Waxing Philosophical

Following in Dean and Diva’'s footsteps, here is my attempt to answer the question Wheelson posed on one of Diva’'s posts .

"Do you think as we grow older our years will continue to get better (with a few dips along the way) or do we max out and then start heading down hill?”

I think the answer to that lies with the individual. For me, it'’s certainly the former; my life is much richer and more satisfying now than at any time in the past. It’'s partly circumstantial -– I'’m living with a wonderful man, and we have bright, loving, healthy children -– but mostly mental. I like who I am more now than I ever have. I am starting to value my strengths and accept my weaknesses. And I’'ve found that distance and experience have allowed me to put the rough times in perspective without diminishing the joy of the good times.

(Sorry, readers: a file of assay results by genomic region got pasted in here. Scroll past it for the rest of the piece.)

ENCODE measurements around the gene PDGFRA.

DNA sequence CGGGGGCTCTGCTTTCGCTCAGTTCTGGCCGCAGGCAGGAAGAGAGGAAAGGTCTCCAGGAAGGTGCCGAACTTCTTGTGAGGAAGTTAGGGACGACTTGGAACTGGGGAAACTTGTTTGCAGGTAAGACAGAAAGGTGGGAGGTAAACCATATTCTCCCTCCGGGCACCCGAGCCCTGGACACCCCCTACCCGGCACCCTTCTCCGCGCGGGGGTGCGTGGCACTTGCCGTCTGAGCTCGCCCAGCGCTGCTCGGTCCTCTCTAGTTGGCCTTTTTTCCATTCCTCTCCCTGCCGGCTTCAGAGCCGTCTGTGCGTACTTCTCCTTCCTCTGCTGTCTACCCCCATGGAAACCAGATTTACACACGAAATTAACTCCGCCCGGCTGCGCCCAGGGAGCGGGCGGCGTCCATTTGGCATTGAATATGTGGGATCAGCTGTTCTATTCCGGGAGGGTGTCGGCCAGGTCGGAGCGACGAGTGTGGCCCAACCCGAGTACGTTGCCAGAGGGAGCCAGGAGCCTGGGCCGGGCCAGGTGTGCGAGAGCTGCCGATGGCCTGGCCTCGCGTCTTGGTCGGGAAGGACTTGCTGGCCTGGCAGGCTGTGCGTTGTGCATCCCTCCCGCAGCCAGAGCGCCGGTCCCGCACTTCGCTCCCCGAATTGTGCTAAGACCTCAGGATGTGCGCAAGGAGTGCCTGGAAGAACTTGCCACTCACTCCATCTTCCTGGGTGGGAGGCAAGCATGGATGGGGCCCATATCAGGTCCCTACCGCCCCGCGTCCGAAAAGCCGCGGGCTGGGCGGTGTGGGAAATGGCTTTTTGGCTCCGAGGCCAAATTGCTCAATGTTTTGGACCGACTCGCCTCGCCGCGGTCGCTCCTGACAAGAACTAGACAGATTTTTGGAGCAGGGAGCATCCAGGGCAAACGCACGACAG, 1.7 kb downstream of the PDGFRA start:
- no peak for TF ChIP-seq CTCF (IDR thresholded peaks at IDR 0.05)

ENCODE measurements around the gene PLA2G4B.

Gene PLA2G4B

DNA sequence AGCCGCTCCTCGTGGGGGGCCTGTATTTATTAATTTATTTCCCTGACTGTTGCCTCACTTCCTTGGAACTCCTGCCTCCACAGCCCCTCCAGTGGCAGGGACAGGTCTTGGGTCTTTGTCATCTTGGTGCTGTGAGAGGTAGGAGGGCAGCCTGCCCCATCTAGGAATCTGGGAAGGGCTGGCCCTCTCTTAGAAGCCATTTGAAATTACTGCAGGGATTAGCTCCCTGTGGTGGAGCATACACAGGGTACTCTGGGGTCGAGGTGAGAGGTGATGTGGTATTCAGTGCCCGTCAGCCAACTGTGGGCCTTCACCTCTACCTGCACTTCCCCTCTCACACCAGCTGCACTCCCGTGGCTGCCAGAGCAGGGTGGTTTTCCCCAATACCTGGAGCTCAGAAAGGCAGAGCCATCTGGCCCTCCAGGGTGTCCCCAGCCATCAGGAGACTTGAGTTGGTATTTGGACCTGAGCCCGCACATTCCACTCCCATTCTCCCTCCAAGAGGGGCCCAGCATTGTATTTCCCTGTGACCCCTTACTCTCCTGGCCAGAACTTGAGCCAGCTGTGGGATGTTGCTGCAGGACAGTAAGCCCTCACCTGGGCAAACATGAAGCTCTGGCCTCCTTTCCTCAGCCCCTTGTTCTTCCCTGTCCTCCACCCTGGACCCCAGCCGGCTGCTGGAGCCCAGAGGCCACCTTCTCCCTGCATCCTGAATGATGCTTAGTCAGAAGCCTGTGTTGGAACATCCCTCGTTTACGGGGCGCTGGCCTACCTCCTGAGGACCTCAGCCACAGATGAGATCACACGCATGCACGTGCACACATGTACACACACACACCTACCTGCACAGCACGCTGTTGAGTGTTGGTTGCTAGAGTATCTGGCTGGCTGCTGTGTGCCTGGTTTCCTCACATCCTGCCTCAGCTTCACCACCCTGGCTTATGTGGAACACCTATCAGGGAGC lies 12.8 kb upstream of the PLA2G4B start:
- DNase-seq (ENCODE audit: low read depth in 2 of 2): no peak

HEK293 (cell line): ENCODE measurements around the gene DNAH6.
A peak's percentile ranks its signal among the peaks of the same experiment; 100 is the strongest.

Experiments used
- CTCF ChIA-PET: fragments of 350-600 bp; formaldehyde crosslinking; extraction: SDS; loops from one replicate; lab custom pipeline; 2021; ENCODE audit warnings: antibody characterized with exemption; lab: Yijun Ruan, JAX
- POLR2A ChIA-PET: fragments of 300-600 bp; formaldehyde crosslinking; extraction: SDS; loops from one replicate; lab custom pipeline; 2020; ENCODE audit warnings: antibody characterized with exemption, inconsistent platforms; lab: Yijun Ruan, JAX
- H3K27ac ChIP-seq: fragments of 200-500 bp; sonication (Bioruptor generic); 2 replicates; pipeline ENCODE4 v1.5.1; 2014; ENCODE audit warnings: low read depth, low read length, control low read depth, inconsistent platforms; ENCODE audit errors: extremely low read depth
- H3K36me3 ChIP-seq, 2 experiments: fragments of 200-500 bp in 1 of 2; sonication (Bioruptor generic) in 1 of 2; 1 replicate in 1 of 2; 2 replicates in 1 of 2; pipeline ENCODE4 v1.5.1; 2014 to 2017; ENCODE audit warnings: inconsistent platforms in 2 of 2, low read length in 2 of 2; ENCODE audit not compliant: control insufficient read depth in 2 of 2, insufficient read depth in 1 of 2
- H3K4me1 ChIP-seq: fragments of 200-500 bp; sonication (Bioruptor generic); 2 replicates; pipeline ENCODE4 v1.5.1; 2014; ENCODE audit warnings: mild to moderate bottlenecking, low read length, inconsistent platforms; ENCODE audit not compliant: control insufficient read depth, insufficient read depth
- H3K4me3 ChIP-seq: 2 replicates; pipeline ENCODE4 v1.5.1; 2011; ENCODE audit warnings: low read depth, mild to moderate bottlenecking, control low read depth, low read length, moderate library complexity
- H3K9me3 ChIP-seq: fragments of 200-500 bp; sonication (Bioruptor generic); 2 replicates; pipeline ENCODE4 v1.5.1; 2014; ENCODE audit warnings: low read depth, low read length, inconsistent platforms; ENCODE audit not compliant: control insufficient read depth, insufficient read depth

I still feel anger, sorrow, and pain as deeply as I did when I was younger, but I am better at dealing with them so those feelings diminish faster and affect me less afterwards. And I am more conscious of feeling joy, love, and pleasure so I can deliberately grasp those sensations and hold on to their memory. I prefer to dwell on the highlights, not the lows.

And that was a decision I made about 10 years ago, at my 10th high school reunion. The saddest people there, to me, were the former '‘in crowd’'. Listening to them reminisce, it was clear they considered 1984 to be the best year of their lives. They peaked at grad, and were facing a 60 or 70 year slide into obscurity and faded memories of glory. And I thought, with my 27-year’s' worth of wisdom and maturity, how terribly sad it was to burn out so early. I liked high school well enough, but I certainly expected more out of life even at 17.

I still do. I look forward to growing old with Dean, to watching our children grow up, to trying new things, seeing new places, meeting new people. I know there will be pain and sorrow in my future, but I do not fear them. They will come, and I will deal with them as best I can and move on, knowing that the joys that follow will be all the sweeter in contrast.